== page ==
At age 13, I was not the confident public speaking lawyer who writes today's blog. I was quite nervous. More than nervous ‐‐ I was flat out terrified. I had never spoken in front of this many people. I had also been a bit under the weather in the days leading up to my big day with a bug and some dread. This combination led me to truly make bar mitzvah history. At the beginning of my reading of the haftarah (the short reading of the Prophets after reading from the Torah itself), in front my grandfather seated behind me, my dad and mom in the front row, my extended family, my parents' dearest friends, random acquaintances, normal temple worshippers, and all of my best friends (including all the girls I liked!), I THREW UP. ; Yes, you read that last part correctly. I became "a man" in the eyes of the Jewish traditions embarrassing, I dare say, humiliating myself BY VOMITING ON THE TORAH AND PODIUM FROM WHICH I WAS PERCHED. Had there been cell phones, and people taking pictures, I would have gone viral, receive millions of hits, tens of thousands of emojis and trolls, and likely would have ended up on Carson or Letterman doing a guest spot as the kid who threw up at his bar mitzvah. I might have parlayed this fame into a different career, or life journey. Maybe I could have built a stand‐up comedy routine around the moment. Perhaps I could have written a book and then in an ironic twist done the motivational speaking tour entitled ‐‐ How to Laugh at and Survive the Humiliation of Throwing up at Your Bar Mitzvah ‐‐ an Unorthodox Journey into Manhood. It is truly hard to say.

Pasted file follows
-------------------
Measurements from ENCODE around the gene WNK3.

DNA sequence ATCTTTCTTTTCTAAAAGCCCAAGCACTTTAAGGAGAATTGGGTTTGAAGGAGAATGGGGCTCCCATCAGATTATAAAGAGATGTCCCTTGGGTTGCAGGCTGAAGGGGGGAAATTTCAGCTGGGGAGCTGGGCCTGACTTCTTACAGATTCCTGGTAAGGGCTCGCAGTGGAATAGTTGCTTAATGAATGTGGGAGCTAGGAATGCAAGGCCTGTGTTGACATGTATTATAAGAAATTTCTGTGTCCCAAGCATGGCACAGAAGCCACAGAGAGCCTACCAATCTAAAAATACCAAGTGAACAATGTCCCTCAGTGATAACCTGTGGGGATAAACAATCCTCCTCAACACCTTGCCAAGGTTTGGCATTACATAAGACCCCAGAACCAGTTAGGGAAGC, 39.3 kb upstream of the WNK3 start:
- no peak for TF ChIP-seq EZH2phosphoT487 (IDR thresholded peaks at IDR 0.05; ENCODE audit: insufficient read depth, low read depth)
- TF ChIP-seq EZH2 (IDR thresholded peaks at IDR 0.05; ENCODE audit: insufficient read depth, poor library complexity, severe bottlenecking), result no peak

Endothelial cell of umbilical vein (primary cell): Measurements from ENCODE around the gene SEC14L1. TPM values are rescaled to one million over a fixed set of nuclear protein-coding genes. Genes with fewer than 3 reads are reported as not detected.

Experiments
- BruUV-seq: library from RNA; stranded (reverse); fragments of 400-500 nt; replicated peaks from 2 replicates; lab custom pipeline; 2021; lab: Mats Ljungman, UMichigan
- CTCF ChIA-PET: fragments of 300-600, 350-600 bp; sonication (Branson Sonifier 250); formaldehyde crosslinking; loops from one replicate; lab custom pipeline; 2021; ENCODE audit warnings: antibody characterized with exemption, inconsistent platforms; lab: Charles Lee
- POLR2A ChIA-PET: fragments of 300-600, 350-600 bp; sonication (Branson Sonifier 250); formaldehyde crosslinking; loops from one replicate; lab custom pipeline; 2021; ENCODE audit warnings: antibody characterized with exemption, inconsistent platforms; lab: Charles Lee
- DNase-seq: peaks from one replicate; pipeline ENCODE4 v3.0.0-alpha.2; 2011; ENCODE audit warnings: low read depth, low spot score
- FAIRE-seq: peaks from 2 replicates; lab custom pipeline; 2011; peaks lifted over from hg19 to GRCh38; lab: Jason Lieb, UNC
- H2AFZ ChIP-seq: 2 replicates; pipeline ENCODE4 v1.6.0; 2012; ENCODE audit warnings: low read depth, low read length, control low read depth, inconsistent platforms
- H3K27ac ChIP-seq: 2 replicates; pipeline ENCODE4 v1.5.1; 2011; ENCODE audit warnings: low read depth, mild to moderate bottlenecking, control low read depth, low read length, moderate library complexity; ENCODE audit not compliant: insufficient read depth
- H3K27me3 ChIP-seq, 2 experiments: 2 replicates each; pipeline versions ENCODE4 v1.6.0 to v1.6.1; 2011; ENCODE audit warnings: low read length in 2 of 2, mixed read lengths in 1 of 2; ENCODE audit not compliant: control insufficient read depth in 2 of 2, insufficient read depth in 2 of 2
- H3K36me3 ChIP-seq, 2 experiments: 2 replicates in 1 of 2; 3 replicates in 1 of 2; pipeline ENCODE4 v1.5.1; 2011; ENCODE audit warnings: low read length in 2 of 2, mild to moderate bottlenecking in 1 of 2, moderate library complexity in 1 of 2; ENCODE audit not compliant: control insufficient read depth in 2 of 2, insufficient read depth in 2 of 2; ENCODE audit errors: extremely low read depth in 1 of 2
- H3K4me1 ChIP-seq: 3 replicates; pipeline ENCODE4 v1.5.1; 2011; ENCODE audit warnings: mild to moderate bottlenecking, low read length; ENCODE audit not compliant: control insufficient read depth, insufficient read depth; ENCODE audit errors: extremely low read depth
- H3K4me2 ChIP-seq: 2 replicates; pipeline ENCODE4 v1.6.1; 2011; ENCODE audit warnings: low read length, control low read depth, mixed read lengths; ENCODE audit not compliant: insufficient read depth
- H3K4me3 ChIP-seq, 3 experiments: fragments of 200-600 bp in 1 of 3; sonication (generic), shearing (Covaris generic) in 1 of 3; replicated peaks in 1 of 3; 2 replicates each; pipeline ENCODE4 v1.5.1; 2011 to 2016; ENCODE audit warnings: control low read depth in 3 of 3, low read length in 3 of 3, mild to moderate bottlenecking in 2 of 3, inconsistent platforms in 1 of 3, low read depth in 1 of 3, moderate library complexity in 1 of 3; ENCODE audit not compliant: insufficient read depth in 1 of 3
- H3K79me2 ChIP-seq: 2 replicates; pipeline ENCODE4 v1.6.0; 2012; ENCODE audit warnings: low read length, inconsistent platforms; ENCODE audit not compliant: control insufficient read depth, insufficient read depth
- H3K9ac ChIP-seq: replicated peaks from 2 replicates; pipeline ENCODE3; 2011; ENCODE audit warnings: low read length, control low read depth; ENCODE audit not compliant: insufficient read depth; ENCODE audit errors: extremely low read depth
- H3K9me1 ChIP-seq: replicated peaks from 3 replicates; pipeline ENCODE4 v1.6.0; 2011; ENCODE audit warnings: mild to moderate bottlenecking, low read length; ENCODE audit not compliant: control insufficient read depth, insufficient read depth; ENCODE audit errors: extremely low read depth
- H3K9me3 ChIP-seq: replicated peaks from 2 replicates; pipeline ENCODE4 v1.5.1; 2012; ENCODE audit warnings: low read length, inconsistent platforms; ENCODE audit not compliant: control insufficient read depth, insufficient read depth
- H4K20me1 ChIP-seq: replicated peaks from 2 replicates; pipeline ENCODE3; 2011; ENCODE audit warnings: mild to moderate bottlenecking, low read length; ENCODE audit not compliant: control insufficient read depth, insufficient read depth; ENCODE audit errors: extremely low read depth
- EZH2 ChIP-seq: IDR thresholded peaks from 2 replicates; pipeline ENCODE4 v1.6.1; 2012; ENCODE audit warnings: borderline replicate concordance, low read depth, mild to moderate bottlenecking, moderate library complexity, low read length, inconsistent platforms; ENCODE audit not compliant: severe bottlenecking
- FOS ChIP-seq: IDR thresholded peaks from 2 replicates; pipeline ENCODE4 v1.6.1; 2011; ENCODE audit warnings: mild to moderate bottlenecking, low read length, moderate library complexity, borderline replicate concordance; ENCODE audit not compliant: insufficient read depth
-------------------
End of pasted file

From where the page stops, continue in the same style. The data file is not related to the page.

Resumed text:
What is easier for me to say, amidst the self‐deprecation, occasional, good‐natured, self‐loathing, and much‐warranted laughter by one and all, is that regardless of a person's religion, heritage, or faith, whatever it may be, in some way, shape or form it will all undoubtedly materially influence your value system, your beliefs and fundamental tenets of life. As an adult, based on my own life experiences, I have probably moved a lot closer to my father's perspectives (and perhaps if being objective, cynicism) than my mother's when it comes to the religious and belief in god parts of my Jewish upbringing, favoring a more values, humanistic, culture and tradition‐driven perspective. But I have also gained incredible perspective from my upbringing allowing me to have extraordinary admiration and profound respect for those of deep religious commitment and/or faith ‐‐ whether Jewish or otherwise ‐‐ even if I am not such a person. I ultimately believe faith and religion to be a very personal thing, and something that makes us each unique. And that ultimately is one of many components that help comprise a diversity and inclusiveness that should always be celebrated though our shared humanity.
And in case you were wondering, after my less than stellar entrance into manhood, I rallied, we had a kick ass party, I ate like a fiend, and along with two of my best friends (one of whom is my oldest son's godfather), comprising "The Bar Mitzvah Trio," belted out the legendary Sugar Hill Gang's "Rapper's Delight" to an awesome crowd. Again unfortunately, no YouTube.
Mark A. Kornfeld is a partner in the Litigation & Dispute Resolution Group in our Tampa office.